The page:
6. Looks like a non-issue as gowlerk indicates but there is a better solution than crowd sourcing internet rig advice. What I would do, were I concerned, I would get off the internet and call RI, send them the video, discuss what you perceive is the issue. This forum is no place to get real answers, go to the manufacturer. Sandy, Brenda, Salena, and the rest of the RI Curv gurus are very approachable and always interested in ensuring any issue with their gear is sorted out. Go to the the source, get off the friggin' internet...
  7. Seems like the K20 and Phantom 22 were about the smallest packing reserves back in the late 70s/early80s. Both packed as small or smaller than 23 tricon from what I recall. The Piglet reserve was also very small packing but I had no experience with it. I've got at least 3 rides on a Phantom 24 at field elevation over 6000'MSL. I was lighter and lots younger in those days and thought the landings were okay. Anyone putting something similar in a pilot emergency rig ought to think about the landings, possibly in rough terrain with little or no time to prep, before strapping one on. Small pack volume isn't everything, especially for someone with little or no experience under such a canopy. I get that its an emergency/last hope piece of equipment but when I've flown with an emergency rig, one of my criteria was to being more likely than not to walk away from the landing using it under less than ideal conditions...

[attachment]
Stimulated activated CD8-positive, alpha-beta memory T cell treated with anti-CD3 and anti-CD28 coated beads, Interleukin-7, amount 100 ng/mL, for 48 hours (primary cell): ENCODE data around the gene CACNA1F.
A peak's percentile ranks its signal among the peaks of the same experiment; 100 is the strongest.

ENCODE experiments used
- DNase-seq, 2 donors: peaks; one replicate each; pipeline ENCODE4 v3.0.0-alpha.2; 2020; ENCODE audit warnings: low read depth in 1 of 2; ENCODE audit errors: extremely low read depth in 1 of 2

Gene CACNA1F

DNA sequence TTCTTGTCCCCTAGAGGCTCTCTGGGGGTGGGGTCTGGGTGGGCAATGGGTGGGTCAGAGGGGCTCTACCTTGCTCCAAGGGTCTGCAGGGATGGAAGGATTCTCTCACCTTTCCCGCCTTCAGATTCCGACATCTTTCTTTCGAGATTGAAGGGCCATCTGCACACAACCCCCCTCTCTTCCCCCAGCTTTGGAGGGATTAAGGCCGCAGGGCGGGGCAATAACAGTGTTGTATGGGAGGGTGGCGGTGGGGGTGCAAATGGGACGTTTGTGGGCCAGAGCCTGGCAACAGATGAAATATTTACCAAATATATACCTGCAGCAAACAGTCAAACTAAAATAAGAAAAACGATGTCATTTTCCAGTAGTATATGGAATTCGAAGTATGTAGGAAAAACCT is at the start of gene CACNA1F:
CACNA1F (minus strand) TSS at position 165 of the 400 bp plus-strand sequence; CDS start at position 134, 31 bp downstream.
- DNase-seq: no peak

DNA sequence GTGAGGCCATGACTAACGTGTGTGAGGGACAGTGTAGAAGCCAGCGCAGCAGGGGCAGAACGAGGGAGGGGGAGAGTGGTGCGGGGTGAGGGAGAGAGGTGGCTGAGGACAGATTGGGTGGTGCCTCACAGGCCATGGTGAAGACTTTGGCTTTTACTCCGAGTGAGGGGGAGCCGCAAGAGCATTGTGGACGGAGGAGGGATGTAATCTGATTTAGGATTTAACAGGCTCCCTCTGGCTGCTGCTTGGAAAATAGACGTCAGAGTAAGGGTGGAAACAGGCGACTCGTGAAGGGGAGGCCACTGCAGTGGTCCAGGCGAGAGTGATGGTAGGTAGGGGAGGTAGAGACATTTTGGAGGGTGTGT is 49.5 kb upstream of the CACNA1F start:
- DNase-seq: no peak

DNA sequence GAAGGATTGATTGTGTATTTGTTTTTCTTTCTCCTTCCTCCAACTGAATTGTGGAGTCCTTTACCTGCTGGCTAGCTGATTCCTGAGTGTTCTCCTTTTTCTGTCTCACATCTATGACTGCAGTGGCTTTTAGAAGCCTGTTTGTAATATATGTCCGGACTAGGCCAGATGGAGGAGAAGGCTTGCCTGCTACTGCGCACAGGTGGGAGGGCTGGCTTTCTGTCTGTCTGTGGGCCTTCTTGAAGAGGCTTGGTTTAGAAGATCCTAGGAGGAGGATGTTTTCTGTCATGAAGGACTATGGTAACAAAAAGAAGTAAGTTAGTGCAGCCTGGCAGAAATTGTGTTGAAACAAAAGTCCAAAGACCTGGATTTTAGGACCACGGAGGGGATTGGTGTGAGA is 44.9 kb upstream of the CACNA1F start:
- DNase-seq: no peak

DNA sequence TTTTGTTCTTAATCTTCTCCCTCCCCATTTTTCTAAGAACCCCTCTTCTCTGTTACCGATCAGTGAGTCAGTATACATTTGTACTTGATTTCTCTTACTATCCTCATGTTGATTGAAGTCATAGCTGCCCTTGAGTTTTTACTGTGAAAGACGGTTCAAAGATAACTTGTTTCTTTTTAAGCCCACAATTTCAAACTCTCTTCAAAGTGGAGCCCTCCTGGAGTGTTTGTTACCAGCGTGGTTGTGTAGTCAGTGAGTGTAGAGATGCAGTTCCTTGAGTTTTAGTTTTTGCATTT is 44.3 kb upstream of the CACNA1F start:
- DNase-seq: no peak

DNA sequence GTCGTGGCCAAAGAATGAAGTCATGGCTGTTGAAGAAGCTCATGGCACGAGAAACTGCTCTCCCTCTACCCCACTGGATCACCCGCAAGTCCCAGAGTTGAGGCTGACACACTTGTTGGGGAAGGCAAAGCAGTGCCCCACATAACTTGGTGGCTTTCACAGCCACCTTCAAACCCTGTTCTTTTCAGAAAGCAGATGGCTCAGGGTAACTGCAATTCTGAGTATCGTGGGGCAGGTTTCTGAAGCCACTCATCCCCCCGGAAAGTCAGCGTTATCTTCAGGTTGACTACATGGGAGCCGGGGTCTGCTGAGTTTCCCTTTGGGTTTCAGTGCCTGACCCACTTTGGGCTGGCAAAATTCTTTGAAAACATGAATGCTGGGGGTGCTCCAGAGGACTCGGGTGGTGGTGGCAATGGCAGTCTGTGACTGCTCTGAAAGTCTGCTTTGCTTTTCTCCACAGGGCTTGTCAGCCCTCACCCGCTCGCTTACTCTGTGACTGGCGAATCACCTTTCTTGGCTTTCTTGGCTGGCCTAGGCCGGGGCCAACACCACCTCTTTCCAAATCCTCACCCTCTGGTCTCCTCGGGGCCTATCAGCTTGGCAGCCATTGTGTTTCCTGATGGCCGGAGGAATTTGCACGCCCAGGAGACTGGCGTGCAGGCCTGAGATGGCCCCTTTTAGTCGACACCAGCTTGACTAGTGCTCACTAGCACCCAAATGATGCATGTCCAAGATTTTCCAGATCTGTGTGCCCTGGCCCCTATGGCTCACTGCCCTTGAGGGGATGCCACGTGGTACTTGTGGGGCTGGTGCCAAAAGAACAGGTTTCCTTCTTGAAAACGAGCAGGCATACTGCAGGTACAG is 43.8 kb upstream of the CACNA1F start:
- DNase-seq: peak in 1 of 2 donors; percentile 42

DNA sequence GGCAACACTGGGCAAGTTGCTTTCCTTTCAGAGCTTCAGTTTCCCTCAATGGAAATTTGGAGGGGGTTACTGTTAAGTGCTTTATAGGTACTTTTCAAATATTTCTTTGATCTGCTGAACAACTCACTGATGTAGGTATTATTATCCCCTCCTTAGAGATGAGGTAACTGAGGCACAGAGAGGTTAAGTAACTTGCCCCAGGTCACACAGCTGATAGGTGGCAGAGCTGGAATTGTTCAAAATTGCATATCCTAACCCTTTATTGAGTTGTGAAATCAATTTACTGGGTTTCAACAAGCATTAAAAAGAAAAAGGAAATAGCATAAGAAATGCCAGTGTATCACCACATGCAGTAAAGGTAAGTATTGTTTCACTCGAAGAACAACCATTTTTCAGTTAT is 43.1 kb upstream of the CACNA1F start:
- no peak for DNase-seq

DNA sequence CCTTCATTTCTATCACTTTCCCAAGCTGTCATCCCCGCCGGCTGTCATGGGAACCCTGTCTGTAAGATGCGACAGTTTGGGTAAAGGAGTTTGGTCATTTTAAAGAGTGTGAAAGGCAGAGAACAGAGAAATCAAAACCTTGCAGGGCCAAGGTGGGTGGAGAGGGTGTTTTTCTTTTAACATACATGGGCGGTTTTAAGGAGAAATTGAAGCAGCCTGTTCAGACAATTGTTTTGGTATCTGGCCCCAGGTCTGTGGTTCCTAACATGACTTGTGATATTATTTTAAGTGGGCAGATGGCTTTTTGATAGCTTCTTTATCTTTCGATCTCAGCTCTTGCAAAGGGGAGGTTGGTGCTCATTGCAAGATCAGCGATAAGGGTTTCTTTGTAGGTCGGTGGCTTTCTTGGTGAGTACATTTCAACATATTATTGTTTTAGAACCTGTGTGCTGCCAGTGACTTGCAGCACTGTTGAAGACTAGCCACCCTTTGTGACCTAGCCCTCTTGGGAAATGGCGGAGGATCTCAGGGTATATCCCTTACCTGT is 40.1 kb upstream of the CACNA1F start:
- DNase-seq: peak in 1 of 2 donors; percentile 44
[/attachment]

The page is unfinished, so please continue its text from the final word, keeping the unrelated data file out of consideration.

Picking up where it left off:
8. Sad news indeed. Randy kicked me off the Baldwin drop zone back in the mid-'70s but likely I deserved it. Still, we got along well and he welcomed me back a week or two later...
  9. In answer to "Is skydiving dangerous?" The answer is yes, anyone who says otherwise probably has not considered all the possibilities. You can do everything correct and have perfectly functioning gear, and still die. Are the risks, generally, manageable? Sure. But acknowledging that we participate in a dangerous activity seems like the first step of risk management.